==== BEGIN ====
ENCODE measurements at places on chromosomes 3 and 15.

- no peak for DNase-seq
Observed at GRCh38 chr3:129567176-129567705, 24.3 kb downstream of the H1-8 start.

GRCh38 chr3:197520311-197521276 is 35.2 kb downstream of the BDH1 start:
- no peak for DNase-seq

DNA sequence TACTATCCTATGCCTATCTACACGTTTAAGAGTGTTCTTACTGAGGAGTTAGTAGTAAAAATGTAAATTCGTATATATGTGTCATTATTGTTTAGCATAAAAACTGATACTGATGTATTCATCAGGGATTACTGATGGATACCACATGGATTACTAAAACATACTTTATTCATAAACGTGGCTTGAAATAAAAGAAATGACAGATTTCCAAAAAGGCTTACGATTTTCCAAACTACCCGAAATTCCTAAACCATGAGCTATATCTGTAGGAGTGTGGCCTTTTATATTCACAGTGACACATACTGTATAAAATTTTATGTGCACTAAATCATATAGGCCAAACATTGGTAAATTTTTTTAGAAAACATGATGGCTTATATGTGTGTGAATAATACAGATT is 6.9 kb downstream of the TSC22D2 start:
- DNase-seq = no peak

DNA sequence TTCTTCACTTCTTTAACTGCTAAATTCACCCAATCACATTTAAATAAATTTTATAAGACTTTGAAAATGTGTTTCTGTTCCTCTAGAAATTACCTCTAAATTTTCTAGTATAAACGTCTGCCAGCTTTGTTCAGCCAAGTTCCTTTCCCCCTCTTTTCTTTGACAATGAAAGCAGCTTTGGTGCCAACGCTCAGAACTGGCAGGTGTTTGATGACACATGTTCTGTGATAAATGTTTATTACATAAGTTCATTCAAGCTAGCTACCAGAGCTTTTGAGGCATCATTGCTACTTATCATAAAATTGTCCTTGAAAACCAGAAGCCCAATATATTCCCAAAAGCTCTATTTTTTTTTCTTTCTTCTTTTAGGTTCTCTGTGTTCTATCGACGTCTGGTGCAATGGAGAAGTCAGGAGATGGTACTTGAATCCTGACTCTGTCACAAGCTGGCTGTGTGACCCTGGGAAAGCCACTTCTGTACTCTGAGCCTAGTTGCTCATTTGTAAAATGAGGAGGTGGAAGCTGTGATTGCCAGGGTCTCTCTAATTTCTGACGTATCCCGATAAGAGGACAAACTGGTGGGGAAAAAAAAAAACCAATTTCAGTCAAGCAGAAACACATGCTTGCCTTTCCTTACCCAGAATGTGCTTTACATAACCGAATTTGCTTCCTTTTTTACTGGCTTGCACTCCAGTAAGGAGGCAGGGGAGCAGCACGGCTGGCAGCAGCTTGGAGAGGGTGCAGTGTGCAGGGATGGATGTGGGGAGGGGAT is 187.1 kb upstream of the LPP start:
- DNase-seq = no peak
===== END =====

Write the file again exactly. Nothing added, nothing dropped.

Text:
ENCODE measurements at places on chromosomes 3 and 15.

- no peak for DNase-seq
Observed at GRCh38 chr3:129567176-129567705, 24.3 kb downstream of the H1-8 start.

GRCh38 chr3:197520311-197521276 is 35.2 kb downstream of the BDH1 start:
- no peak for DNase-seq

DNA sequence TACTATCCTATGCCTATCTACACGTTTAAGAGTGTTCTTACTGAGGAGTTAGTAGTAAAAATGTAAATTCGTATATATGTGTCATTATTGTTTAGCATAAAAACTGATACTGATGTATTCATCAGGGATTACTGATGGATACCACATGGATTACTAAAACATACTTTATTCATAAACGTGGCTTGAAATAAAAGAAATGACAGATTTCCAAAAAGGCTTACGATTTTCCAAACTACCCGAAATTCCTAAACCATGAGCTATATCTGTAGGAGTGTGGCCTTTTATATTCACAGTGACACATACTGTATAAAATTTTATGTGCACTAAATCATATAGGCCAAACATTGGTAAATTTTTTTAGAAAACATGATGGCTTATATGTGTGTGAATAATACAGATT is 6.9 kb downstream of the TSC22D2 start:
- DNase-seq = no peak

DNA sequence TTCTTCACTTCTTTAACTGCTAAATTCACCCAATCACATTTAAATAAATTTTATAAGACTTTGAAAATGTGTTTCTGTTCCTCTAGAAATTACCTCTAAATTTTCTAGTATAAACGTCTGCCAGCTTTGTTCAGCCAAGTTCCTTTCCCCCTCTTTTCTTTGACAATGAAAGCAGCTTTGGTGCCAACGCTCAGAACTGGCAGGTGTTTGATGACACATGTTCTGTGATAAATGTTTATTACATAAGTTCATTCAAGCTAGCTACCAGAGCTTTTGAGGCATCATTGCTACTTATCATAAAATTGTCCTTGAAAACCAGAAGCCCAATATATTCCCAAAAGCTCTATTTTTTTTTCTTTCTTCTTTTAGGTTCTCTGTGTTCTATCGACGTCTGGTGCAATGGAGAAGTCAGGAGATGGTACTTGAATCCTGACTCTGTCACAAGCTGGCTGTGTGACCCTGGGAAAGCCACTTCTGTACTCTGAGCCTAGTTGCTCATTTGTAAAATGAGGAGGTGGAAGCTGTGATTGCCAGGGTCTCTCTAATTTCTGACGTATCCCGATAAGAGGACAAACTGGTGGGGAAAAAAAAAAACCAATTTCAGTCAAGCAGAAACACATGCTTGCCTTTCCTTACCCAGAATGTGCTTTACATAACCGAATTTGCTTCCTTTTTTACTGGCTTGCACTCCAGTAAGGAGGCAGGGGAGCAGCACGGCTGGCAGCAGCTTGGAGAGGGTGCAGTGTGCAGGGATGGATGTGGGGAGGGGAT is 187.1 kb upstream of the LPP start:
- DNase-seq = no peak